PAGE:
Odd splendor in Antarctica

The Baltimore Sun

Werner Herzog is a magnet for obsessives, and his lovely new film, Encounters at the End of the World, takes you places an ordinary documentary filmmaker might've gone to yet missed completely.

At the invitation of the National Science Foundation, Herzog traveled to McMurdo Station in Antarctica, a U.S.-run enclave of 1,100 men and women who study the physical environment. We spend time with ecologists, biologists and survival-school instructors who teach people how not to get lost in a blinding snowstorm. We meet Stefan Pashov, listed in the press materials as "philosopher, forklift driver." That describes Herzog as well: His films have utility as well as transcendence.

Herzog went to McMurdo, he tells us in stern, comically methodical voice-over, "even though I would not come up with another film about penguins." Maybe not, but Herzog's camera focuses movingly on the plight of one little flightless wonder, wandering away from the gang, destined to die while following his instincts.

The scientific evidence being gathered at McMurdo points in the direction, according to Herzog (and many others), of ecological disaster, borne of global warming and political indifference. In the stories of the people, in the frozen landscapes, Encounters reminds us of life's precariousness.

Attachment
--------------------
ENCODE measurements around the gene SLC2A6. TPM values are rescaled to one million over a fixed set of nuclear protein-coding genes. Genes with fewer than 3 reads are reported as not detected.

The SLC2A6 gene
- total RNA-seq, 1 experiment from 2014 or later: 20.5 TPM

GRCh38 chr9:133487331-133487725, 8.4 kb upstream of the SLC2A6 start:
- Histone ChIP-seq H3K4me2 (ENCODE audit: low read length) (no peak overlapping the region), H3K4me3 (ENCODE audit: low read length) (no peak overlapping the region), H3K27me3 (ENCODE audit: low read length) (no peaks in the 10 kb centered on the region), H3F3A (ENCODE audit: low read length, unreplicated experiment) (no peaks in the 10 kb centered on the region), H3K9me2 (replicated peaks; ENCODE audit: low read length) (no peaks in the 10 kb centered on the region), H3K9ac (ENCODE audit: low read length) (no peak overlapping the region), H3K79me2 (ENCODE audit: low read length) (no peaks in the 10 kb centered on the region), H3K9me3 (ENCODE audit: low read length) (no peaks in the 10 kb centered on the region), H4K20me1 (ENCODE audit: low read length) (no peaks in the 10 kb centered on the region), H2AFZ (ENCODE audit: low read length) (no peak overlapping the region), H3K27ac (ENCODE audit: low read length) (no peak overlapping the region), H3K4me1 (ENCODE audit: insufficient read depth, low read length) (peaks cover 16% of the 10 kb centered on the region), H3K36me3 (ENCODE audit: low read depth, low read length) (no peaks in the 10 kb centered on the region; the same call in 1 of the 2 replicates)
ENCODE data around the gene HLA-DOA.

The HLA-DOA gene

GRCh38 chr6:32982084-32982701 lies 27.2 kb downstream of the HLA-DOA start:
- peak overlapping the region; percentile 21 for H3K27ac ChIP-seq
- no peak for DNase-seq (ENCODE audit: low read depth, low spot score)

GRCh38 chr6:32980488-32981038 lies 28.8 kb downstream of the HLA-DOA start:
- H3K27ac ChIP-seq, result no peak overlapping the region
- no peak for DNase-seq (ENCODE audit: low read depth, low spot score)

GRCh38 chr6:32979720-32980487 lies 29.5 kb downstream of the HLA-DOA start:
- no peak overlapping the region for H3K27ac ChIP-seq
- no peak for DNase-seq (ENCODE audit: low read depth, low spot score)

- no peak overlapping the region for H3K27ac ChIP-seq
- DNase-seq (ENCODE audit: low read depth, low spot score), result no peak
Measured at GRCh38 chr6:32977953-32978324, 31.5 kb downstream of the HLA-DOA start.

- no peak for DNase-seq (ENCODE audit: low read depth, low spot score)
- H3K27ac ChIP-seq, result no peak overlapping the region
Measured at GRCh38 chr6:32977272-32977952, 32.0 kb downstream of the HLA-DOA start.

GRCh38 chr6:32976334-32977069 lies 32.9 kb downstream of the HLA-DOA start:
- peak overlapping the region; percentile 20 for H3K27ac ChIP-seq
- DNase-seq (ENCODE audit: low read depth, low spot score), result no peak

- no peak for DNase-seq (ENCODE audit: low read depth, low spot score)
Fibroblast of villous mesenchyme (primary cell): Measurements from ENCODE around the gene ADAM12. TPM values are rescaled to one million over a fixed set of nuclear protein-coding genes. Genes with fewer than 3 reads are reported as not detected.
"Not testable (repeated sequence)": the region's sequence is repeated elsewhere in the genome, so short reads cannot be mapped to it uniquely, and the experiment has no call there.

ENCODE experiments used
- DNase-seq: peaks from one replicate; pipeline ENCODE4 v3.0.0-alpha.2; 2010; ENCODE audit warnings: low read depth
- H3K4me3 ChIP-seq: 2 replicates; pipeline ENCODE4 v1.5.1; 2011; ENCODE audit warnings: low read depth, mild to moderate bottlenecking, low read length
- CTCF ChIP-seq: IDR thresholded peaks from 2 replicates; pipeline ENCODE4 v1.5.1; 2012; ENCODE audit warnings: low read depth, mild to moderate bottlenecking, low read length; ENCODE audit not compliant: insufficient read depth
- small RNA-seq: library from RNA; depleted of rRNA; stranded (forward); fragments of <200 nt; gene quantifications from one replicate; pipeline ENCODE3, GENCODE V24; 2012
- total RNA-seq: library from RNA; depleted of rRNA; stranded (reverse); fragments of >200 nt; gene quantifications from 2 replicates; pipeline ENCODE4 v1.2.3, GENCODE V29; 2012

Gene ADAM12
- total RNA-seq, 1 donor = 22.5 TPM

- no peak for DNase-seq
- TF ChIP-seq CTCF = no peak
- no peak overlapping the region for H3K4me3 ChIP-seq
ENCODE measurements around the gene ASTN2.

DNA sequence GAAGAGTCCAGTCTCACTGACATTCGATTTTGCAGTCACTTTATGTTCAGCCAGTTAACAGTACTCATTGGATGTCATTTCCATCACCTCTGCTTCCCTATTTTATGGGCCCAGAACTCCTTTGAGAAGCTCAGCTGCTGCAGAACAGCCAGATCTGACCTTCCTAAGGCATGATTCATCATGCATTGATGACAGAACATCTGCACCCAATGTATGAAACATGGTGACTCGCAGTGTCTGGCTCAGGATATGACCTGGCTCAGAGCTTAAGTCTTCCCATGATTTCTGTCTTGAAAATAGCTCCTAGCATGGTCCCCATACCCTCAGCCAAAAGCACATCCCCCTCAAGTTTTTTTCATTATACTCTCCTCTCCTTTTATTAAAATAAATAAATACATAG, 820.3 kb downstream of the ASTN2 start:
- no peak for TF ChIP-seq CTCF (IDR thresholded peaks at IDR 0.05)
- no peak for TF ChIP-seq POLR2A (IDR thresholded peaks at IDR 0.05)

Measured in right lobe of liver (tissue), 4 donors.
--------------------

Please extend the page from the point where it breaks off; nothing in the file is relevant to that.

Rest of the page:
His side-winding, slyly observant portrait of a makeshift, oddball community reminds us, too, that the planet is made up of such communities.

Herzog dedicates it to Roger Ebert; beyond that, it is dedicated in spirit to anyone who ever threw one life away to find another, near or far, searching for answers.

Michael Phillips writes for the Chicago Tribune.


See a preview of Encounters at the End of the World at baltimoresun.com/encounters

Encounters at the End of the World

(ThinkFilm) A documentary by Werner Herzog. Rated G. Time 99 minutes.

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